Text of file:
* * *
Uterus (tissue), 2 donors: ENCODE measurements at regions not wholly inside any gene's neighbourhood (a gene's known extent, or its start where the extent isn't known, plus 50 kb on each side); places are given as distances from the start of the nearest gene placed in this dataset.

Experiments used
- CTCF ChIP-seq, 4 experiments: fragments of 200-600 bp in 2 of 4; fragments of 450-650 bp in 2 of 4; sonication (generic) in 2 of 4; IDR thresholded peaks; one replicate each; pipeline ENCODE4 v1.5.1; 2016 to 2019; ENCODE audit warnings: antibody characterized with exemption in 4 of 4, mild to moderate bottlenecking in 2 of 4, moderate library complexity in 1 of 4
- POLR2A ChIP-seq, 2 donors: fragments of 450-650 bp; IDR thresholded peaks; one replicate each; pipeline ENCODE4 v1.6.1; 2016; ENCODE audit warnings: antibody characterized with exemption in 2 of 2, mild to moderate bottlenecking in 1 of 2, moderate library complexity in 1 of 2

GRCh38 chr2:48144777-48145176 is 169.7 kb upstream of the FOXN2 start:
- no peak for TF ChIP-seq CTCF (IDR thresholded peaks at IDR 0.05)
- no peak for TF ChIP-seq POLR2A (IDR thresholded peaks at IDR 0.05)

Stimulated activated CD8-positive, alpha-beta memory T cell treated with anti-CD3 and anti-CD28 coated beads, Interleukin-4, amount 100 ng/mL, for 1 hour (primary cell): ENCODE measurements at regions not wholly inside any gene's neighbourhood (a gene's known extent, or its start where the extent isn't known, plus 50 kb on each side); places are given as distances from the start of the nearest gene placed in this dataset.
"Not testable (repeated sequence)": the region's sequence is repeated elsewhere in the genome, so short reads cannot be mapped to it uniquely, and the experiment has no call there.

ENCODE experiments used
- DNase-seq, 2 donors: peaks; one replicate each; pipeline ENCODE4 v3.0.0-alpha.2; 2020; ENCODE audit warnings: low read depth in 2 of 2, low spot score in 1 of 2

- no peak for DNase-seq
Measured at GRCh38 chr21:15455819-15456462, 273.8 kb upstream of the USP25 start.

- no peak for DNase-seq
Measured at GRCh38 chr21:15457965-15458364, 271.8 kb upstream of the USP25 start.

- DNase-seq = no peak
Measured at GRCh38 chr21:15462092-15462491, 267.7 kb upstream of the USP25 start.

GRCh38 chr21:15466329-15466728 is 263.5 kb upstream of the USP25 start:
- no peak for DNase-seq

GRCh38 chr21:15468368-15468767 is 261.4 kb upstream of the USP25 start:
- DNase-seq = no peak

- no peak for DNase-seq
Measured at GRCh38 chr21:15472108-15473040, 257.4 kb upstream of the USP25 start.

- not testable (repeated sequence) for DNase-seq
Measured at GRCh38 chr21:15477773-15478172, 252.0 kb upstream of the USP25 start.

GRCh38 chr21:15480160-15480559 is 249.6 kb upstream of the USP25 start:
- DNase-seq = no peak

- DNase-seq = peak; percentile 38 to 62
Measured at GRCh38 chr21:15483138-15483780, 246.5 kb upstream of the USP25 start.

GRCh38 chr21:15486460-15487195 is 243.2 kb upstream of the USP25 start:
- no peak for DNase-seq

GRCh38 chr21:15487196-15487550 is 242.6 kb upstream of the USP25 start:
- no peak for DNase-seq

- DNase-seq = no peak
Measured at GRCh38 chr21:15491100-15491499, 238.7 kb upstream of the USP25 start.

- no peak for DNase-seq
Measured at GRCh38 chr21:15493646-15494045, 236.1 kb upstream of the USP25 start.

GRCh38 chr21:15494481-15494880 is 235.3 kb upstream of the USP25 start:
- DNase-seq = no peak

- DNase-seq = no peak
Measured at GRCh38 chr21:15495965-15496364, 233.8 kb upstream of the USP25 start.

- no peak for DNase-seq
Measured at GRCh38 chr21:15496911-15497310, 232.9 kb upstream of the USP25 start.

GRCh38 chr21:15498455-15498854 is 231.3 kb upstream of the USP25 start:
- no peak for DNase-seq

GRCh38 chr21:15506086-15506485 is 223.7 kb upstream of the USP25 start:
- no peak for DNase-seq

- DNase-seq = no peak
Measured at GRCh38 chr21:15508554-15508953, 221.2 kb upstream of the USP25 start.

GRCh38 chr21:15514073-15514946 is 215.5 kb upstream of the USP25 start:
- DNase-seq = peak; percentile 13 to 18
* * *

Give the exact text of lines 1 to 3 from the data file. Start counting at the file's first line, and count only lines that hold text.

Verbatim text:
Uterus (tissue), 2 donors: ENCODE measurements at regions not wholly inside any gene's neighbourhood (a gene's known extent, or its start where the extent isn't known, plus 50 kb on each side); places are given as distances from the start of the nearest gene placed in this dataset.

Experiments used
- CTCF ChIP-seq, 4 experiments: fragments of 200-600 bp in 2 of 4; fragments of 450-650 bp in 2 of 4; sonication (generic) in 2 of 4; IDR thresholded peaks; one replicate each; pipeline ENCODE4 v1.5.1; 2016 to 2019; ENCODE audit warnings: antibody characterized with exemption in 4 of 4, mild to moderate bottlenecking in 2 of 4, moderate library complexity in 1 of 4